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Diversitas wraps up with talk on Mormons

Lauren MacGill

Christine and Rocky Baronins presented on the Mormon faith on May 23 at the last Diversitas event until the fall. (LAUREN MACGILL, Morden Times)

Christine and Rocky Baronins presented on the Mormon faith on May 23 at the last Diversitas event until the fall. (LAUREN MACGILL, Morden Times)

MORDEN - 

Diversitas, the popular speaker series that aims to provide people in the region with information about different aspects of human diversity, wrapped up with its last presentation until later in the fall.

Christine and Rocky Baronins came from The Church of Jesus Christ of the Latter-Day Saints in Winnipeg to present on the Mormon faith on May 23.

The church was founded by Joseph Smith in the 1820s, who recorded that God and Jesus appeared to him and gave him instruction over a period of several years. He recorded that in 1827 he received an ancient record on metal plates, and that text became the Book of Mormon, which Mormons consider an additional testament of Jesus Christ.

Christine said the church’s role in her life is paramount. “With all the things that are happening, the church helps us have perspective,” she said. “In this world where everything is coming at us at such an expedited rate, it’s hard to recognize priorities. The church helps me personally recognize what’s most important.”

“Having God and Jesus Christ in my life helps me to recognize the things that matter and the things that are eternal,” she added.

Rocky said the church also gives them perspective on things like death. “When we experience trials like a death in the family or something that is really a difficult life decision, it gives us perspective to have hope and move on. Not only our church, but all the churches give people a perspective on what we’re really doing here and what it really means. Without that, we’re lost.”

Rocky said that Mormons don’t believe they will be the only ones to reach the afterlife, and that belief can be reassuring.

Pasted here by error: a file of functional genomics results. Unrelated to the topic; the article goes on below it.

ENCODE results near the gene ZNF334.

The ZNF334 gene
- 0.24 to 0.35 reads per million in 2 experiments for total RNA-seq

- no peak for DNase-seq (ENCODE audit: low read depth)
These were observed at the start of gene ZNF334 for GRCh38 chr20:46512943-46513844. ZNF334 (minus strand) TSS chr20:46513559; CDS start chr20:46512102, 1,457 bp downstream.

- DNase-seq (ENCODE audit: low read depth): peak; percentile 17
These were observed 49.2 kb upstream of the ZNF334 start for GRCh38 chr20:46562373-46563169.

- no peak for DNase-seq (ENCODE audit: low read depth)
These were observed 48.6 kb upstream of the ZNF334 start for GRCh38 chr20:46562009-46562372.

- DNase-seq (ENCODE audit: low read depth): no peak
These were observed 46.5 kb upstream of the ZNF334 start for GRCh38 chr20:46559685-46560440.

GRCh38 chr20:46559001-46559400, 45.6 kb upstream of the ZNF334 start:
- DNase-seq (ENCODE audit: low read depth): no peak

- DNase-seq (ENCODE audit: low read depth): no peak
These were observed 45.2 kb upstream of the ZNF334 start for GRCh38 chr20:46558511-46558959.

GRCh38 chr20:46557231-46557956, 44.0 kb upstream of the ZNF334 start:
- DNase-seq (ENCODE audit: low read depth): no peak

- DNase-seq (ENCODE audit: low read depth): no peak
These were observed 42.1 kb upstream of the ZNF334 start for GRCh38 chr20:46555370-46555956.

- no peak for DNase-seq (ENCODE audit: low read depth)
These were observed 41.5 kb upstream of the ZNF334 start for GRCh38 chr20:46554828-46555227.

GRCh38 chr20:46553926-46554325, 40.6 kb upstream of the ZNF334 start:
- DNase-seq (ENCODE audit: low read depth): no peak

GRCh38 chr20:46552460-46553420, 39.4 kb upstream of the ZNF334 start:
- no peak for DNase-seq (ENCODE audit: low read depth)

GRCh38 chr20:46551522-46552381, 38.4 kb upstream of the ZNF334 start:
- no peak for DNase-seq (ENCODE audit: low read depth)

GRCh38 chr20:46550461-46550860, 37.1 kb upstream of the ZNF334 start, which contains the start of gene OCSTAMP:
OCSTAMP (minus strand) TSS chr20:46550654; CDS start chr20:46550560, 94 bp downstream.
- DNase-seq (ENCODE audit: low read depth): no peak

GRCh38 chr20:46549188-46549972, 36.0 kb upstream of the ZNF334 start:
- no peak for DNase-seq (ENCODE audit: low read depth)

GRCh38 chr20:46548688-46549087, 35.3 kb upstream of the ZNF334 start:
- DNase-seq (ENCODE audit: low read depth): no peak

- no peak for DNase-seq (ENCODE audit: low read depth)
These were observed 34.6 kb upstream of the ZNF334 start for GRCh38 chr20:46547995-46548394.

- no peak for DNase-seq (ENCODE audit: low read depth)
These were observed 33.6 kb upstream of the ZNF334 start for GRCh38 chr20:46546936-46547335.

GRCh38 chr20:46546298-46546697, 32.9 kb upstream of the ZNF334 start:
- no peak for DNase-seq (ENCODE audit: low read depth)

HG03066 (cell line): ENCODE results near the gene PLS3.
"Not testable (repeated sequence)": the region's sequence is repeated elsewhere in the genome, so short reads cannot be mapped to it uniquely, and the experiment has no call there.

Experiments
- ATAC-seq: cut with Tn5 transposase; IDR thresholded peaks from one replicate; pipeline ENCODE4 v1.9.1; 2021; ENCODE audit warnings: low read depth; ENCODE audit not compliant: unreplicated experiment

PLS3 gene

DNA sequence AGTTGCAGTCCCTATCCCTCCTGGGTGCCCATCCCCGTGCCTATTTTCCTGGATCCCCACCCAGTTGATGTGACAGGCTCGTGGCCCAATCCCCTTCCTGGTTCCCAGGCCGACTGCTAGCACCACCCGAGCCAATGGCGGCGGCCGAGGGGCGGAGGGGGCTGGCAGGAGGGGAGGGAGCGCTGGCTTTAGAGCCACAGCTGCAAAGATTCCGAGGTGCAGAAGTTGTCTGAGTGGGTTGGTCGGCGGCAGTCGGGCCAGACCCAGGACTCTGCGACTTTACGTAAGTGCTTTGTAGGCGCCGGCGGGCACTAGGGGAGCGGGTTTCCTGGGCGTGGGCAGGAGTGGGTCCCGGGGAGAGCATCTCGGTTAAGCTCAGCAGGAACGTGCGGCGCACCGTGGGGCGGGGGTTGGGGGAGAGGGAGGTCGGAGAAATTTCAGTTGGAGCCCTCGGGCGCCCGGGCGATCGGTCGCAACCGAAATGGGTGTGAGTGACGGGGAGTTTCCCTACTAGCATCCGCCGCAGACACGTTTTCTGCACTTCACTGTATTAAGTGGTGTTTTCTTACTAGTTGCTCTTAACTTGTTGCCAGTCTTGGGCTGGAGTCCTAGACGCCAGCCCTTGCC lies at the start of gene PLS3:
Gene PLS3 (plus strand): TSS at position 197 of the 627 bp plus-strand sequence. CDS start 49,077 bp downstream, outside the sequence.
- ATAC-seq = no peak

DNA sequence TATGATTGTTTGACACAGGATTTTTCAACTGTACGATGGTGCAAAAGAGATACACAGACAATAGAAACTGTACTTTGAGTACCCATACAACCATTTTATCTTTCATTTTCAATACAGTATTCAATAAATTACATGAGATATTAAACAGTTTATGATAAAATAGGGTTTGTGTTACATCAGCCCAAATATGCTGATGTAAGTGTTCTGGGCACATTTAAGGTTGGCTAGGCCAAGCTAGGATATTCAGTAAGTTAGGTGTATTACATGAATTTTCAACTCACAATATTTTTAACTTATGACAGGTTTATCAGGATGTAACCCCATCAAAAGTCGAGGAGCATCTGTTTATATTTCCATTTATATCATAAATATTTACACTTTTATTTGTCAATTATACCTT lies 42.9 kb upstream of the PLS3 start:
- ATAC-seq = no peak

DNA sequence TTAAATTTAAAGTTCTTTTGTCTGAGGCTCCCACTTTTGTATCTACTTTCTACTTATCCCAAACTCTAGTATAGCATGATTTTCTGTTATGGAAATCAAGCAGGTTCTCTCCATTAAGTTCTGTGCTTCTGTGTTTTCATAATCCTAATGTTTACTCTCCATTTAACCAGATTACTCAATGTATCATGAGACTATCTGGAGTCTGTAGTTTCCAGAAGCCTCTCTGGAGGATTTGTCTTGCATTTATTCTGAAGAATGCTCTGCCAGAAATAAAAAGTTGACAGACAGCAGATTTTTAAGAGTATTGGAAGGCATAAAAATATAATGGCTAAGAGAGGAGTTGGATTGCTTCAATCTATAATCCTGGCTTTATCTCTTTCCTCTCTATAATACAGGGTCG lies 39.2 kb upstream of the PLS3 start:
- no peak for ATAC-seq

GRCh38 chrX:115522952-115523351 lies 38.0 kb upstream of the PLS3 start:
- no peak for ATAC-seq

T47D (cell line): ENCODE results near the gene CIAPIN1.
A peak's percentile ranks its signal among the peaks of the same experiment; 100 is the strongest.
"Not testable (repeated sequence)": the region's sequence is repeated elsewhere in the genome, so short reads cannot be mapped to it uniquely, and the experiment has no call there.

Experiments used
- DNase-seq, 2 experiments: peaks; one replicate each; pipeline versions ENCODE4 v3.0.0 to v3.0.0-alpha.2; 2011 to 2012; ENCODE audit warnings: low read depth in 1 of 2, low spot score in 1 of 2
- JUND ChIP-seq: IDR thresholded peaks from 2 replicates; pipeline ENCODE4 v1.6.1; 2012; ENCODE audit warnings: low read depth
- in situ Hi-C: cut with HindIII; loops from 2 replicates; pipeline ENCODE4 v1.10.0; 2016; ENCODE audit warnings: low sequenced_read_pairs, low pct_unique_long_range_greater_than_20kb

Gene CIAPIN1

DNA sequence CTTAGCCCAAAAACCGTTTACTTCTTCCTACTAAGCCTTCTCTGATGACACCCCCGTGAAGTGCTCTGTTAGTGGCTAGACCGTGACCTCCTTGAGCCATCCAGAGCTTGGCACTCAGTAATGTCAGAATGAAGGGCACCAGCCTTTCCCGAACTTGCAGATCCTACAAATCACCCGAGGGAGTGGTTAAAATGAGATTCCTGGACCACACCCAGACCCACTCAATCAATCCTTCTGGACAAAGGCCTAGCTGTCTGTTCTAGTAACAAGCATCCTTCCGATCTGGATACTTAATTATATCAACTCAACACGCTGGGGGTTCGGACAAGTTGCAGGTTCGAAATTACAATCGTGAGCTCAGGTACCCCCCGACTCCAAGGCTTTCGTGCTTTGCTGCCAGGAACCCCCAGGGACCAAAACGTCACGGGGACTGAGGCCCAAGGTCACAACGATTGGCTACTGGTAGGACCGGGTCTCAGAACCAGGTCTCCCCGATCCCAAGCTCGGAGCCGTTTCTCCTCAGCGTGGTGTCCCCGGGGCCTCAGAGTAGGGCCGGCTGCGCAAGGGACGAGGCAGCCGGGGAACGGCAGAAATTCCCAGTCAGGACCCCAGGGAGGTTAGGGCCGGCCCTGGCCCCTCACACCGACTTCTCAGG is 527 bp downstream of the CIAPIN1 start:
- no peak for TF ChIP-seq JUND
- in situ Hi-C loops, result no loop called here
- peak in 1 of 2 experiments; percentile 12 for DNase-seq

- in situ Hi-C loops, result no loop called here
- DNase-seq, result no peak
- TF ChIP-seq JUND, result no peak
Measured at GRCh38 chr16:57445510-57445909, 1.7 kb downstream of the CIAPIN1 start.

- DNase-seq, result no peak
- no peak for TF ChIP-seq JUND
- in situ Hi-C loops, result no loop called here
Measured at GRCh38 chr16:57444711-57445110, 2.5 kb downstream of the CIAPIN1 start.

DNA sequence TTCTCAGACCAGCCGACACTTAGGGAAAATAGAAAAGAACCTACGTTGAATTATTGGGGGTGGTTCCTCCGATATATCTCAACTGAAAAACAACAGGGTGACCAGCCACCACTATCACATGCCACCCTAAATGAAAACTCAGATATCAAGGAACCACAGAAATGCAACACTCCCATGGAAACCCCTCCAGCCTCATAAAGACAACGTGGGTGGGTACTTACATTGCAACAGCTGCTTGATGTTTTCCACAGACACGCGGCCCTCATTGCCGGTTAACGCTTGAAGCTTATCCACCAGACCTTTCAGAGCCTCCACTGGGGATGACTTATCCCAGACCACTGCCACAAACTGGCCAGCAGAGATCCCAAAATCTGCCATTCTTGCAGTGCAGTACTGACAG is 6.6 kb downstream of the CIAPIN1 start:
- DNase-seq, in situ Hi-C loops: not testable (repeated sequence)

Rocky and Christine said they expect the church, like many others, to adapt to different views on things, like environmental preservation. “It’s a natural human condition,” Rocky said. “As we become familiar with the things around us, the way we deal with them evolves. The church has grown over the last 180 years, the way we minister to the members has evolved.”

“The church might move slower than what the world would expect,” Christine added. “But we look at revelation and leadership as being inspired and for whatever reason, if it’s going to happen not in our time frame, that’s okay with us.”

The two also covered some misconceptions that people have with the Mormon church. One common question they often get asked is whether or not Mormons are polygamists.

They aren’t.

“There’s a lot of misperceptions and I don’t realize as I’m walking around that people are perceiving that of me or of my faith,” Christine said. “As a convert I’ve had that experience as well, where I didn’t know what a Mormon even was.”

“There are still people who refer to us as a cult,” Rocky added. “We have 16 million members, it’s a big ‘cult.’ Even when we have [presentations like this] people still don’t know who we are.”

There is also often confusion about whether or not Mormons are Christians, which was a question Christine said came from a member of the Manitoba Multifaith Council. “We definitely need to have more educational informational sessions and let people know exactly what we believe.”

Mormons are of the Christian denomination, but don’t fall into the categories of Catholic or Protestant.

The Baroninses said it was encouraging to see  the level of engagement they received at the event. “There were some very good questions,” Rocky said. “We weren’t sure what to expect, this is a strong faith community down here, but the questions were good, challenging in some ways but respectful.”